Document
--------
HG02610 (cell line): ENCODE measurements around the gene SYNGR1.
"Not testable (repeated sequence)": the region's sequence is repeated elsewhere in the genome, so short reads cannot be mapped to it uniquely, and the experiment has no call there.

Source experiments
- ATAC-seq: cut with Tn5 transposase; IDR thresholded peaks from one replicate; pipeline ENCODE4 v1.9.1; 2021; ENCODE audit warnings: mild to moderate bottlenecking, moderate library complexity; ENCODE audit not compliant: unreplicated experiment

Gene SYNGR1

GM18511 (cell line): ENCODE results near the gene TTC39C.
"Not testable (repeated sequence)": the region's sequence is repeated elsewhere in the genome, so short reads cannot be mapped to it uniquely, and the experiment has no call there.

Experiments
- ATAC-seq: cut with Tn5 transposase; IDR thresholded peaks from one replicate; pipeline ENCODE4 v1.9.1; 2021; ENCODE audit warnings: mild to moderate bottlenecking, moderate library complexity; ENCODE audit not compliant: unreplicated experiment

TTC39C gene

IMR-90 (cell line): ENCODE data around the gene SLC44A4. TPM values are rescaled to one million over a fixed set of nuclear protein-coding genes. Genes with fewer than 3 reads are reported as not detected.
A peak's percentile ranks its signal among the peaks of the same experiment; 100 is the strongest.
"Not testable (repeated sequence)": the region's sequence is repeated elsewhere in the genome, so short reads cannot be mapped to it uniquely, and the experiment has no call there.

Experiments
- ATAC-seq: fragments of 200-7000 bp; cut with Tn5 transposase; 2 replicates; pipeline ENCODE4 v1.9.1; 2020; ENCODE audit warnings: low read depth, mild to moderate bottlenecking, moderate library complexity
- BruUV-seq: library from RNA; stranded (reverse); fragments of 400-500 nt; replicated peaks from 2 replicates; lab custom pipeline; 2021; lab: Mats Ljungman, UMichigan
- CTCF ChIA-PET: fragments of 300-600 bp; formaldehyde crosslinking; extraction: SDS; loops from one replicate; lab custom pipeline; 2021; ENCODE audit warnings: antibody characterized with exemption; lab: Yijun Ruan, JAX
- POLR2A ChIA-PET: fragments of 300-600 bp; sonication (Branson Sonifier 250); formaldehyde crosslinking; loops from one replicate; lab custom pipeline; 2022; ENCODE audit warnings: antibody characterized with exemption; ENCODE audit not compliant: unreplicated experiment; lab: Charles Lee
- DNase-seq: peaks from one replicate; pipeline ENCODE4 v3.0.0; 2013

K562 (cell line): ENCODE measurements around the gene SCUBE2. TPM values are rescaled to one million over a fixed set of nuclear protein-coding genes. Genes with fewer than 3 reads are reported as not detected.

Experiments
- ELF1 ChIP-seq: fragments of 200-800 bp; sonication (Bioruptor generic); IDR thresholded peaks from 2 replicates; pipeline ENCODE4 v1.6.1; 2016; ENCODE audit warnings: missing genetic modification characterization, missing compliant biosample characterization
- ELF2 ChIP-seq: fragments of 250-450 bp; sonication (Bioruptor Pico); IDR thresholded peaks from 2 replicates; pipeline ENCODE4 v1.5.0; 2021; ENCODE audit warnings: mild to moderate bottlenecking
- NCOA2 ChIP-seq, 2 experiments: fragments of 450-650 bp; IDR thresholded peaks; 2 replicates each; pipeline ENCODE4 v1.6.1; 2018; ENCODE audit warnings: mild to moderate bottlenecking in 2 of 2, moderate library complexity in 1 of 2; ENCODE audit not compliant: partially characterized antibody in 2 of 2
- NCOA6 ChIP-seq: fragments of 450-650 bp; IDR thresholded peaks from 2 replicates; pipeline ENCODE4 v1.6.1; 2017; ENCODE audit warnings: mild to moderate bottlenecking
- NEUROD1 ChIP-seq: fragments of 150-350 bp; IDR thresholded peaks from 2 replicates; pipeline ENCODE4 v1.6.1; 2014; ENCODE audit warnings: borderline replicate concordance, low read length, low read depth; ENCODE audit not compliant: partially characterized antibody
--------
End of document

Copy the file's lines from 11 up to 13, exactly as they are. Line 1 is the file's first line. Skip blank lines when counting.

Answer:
IMR-90 (cell line): ENCODE data around the gene SLC44A4. TPM values are rescaled to one million over a fixed set of nuclear protein-coding genes. Genes with fewer than 3 reads are reported as not detected.
A peak's percentile ranks its signal among the peaks of the same experiment; 100 is the strongest.
"Not testable (repeated sequence)": the region's sequence is repeated elsewhere in the genome, so short reads cannot be mapped to it uniquely, and the experiment has no call there.